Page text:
Watching your Parents Age from a Distance

Having completed my 21-hour flight from Hong Kong to Boston via Tokyo and Chicago, I am on finally on summer vacation at my mom’s house. I am preparing for a bike ride to my Dad’s nursing home facility. In an effort to stay clear-headed, I have decided to write a few thoughts about the challenges expats face regarding elderly care.

One of the positive aspects of living overseas is that when I do finally get to spend time with my parents, I truly am in the moment. I do not have any other cares besides caring for them both.  I spend my nights with my mom and the days with my dad. I have forced myself to slow down.

These last two days by my dad’s side have been quite positive. I have been able to see tangible growth in my dad’s physical condition. He is more positive, accepting and realistic about his life. That not to say that he does not still intend to walk unassisted, however.  He continues to work his muscles to the point of exhaustion. It is an astounding joy to watch him stand tall while he walks the 50 feet or so across the rehabilitation room floor.

Both he and I are relaxed together for the first time in a very long while. Gone are the days of a power struggle that is so common between father and middle-aged son. Neither of us is trying too hard. Sitting in a courtyard at a nursing home for long stretches forces one to accept things as they are. No longer is he struggling just to survive the day. No longer am I acting like a drill sergeant or cheerleader in getting him to move his limbs. Rather, we both are acknowledging the pleasure of reaching tiny goals.

We watch the birds, we finish the daily crossword puzzle, and we listen to each other. Dad is getting back to reading about the game of bridge (he was once nationally rated) and he is quite pleased that he still is mentally sharp. I am listening to wonderful stories from his life and getting a chance to read in the most comfortable of surroundings. It is wonderful living “off the grid.”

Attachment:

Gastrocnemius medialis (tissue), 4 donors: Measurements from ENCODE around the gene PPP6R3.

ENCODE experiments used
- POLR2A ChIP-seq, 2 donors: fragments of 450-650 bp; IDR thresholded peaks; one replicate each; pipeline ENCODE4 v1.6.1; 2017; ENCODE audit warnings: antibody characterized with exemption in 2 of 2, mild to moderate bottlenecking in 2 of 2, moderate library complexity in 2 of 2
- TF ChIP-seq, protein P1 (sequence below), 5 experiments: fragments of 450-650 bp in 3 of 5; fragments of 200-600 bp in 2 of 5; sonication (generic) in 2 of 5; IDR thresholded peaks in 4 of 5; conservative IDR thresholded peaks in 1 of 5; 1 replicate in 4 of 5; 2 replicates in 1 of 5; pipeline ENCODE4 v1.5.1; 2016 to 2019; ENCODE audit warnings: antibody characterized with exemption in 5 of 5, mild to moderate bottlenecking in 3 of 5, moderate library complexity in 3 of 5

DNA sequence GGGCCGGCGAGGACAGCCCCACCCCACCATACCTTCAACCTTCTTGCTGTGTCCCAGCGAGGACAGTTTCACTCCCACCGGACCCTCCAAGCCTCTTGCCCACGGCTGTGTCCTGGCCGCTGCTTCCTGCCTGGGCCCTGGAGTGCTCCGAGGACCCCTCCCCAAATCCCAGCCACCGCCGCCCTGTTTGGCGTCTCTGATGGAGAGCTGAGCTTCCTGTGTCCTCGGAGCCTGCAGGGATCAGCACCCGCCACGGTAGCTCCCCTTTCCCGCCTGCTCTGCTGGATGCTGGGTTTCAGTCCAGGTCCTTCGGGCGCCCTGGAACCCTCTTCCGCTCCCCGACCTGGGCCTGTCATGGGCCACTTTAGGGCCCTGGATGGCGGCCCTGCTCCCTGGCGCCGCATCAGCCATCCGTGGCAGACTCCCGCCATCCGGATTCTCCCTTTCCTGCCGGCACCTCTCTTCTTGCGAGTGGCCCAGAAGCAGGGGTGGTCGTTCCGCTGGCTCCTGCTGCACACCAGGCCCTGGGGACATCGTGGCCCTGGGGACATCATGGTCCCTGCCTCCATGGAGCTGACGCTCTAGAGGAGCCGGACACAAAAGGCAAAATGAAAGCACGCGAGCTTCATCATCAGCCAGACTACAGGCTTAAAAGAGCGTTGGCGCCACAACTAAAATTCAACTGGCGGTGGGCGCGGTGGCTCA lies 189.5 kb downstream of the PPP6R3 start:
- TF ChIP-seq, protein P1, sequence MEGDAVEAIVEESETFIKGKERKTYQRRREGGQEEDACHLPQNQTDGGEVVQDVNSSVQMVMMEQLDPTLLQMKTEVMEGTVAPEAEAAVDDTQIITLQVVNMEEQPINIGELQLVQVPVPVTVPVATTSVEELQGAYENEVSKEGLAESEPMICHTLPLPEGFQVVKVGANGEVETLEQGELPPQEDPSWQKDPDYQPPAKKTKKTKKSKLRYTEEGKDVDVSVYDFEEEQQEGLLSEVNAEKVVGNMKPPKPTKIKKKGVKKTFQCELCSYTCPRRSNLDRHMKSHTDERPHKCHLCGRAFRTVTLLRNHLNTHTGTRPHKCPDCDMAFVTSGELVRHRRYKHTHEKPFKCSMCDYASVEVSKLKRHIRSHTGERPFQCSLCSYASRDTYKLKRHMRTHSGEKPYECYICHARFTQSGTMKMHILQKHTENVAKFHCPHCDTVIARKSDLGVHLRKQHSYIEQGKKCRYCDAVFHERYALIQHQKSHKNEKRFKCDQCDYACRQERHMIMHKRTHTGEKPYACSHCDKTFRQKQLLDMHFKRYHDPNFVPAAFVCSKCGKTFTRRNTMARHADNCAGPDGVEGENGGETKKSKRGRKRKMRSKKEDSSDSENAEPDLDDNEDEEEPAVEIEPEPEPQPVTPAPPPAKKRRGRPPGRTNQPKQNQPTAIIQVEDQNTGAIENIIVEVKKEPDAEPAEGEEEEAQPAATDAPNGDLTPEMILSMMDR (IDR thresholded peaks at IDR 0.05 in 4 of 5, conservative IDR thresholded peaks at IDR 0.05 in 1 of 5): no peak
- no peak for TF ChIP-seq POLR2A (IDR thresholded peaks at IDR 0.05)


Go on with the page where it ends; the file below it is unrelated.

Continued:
We are all hanging in there. I am still learning each day from my first and finest teachers.

Fellow Expats, What are your thoughts about watching your parents age?

8 thoughts on “Watching your Parents Age from a Distance

  1. I can really relate to this, and it’s one of the areas that I am nervous about as my parents age. I really like how you have explained the experience, and it makes me feel better about it. Thank you!

    • Coffee!

      Thanks for your kind words. My dad and mom are both very strong willed and a joy to be around. We are having a lot of fun, considering. Enjoy.

  2. Your blog was really special and went straight to my heart. My parents are in their 50’s and 60’s…but my Mom has some major health issues and living abroad, not really able to afford to fly her here or fly home to visit is really rough. I do think often of my 91 year old Grandpa and my 84 year old Grandma. Age is scary and what is scarier is the possibility of losing them.
    I do my best to talk to everyone daily and send emails and pictures and just make sure everyone knows how much I love them.
    I hope you enjoy your time home. Treasure it.

    • It is scary. It is depressing….there are positives in every situation, however. Thank you for the kind words.

  3. Thanks for sharing. The ability to be grateful in times like this is a gift.

  4. Its strange that our loved ones are getting old day be day and we realize that they need special care from us. when we were young then they were all caring about us now its our turn to think about them and providing them the comfort which is their basic need.

    • It is strange. Thankfully, I have lived in Japan and I learned how their culture cares for the elderly. I am much more empathetic and understanding having lived in Japan.

      Best of luck to you.

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